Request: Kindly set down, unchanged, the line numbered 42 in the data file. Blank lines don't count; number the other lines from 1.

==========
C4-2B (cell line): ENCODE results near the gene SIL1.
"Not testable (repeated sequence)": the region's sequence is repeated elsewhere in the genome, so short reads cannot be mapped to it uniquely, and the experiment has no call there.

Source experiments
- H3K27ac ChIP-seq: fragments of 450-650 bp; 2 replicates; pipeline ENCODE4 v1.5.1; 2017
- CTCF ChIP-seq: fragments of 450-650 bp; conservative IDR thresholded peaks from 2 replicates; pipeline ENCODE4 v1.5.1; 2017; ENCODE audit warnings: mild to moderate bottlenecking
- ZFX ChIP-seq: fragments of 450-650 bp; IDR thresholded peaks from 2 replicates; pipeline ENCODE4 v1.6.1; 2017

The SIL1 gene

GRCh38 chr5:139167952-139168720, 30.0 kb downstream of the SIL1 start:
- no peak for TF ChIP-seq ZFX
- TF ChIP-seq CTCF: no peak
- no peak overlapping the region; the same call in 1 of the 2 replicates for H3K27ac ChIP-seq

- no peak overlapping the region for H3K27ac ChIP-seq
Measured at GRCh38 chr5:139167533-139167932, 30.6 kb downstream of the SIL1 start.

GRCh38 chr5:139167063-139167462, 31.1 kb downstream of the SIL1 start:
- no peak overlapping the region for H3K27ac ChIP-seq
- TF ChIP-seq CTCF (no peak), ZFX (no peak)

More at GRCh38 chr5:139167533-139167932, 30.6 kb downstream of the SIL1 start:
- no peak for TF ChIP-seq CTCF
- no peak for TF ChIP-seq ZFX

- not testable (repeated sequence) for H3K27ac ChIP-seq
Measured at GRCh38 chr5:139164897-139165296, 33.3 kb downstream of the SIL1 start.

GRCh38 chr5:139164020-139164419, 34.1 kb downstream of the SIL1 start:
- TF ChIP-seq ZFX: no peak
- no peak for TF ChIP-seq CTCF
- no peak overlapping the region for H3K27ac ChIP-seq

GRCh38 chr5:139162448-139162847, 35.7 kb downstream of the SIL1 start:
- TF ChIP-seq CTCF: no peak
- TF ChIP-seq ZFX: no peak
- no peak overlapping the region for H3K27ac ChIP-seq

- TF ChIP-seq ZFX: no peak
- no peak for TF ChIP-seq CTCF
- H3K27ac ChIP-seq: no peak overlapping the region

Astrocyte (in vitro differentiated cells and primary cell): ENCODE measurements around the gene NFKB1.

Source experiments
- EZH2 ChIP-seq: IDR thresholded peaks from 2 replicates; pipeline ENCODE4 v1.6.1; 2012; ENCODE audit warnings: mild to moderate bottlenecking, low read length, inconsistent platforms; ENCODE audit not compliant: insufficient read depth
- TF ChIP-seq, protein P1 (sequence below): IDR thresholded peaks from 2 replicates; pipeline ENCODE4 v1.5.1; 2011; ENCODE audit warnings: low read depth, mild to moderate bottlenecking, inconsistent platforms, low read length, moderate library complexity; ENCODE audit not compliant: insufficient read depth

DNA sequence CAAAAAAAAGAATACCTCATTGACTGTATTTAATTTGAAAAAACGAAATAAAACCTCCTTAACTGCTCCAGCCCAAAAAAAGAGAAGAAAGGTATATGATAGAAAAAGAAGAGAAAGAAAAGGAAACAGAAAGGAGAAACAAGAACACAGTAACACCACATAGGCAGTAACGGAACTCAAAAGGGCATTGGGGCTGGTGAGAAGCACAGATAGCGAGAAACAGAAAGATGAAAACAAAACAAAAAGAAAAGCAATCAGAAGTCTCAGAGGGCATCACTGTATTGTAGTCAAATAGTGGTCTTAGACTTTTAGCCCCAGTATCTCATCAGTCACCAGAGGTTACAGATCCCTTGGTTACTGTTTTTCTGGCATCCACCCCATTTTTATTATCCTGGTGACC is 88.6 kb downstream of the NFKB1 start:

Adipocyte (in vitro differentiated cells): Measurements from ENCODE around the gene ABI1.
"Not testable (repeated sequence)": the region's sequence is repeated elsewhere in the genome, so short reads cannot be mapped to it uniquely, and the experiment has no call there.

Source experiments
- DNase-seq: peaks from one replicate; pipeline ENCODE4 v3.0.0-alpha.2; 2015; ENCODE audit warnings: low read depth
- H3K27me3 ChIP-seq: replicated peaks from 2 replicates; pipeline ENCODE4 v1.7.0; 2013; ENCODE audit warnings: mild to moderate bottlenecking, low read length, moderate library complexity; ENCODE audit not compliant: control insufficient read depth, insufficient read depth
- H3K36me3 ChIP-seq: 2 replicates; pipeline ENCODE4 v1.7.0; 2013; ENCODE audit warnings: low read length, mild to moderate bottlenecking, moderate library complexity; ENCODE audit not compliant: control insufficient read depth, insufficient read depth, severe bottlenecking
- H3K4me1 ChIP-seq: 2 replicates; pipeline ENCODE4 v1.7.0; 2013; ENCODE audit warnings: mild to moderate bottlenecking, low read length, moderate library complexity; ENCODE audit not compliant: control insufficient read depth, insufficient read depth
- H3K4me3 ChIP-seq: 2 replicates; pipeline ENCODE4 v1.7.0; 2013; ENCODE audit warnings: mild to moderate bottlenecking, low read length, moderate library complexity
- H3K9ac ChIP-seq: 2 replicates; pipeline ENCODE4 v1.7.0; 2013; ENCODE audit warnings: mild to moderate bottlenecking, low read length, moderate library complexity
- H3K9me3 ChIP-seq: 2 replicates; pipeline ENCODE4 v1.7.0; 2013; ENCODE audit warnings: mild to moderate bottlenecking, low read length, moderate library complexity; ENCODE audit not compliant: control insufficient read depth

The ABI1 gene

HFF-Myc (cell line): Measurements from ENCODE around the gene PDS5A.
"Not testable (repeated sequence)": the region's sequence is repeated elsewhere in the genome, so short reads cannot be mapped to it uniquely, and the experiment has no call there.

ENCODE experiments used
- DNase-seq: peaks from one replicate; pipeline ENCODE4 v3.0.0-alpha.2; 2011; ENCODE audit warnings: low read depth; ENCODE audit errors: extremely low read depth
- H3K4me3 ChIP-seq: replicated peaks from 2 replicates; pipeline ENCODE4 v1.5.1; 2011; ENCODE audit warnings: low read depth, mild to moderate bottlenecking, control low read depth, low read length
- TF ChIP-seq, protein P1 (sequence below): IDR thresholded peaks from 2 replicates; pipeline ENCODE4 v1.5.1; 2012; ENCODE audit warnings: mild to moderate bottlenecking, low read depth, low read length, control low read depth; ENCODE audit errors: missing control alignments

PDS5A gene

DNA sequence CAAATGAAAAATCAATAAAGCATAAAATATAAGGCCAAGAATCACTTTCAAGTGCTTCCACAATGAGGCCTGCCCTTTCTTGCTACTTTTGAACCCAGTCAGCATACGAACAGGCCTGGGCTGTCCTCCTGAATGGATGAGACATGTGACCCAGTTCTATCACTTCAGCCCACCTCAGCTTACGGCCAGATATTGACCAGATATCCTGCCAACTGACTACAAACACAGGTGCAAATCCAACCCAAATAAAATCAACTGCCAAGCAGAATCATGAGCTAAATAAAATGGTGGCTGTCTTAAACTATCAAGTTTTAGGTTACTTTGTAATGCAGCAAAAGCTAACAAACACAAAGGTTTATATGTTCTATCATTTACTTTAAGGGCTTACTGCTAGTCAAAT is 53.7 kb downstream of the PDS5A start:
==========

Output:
- H3K27me3 ChIP-seq: replicated peaks from 2 replicates; pipeline ENCODE4 v1.7.0; 2013; ENCODE audit warnings: mild to moderate bottlenecking, low read length, moderate library complexity; ENCODE audit not compliant: control insufficient read depth, insufficient read depth